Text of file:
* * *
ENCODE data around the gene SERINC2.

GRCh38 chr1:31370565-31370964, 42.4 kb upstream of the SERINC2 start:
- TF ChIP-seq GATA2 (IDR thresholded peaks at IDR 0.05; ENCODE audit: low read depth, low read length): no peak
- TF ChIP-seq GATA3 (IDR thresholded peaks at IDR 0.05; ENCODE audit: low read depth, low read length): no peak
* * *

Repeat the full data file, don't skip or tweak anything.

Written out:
ENCODE data around the gene SERINC2.

GRCh38 chr1:31370565-31370964, 42.4 kb upstream of the SERINC2 start:
- TF ChIP-seq GATA2 (IDR thresholded peaks at IDR 0.05; ENCODE audit: low read depth, low read length): no peak
- TF ChIP-seq GATA3 (IDR thresholded peaks at IDR 0.05; ENCODE audit: low read depth, low read length): no peak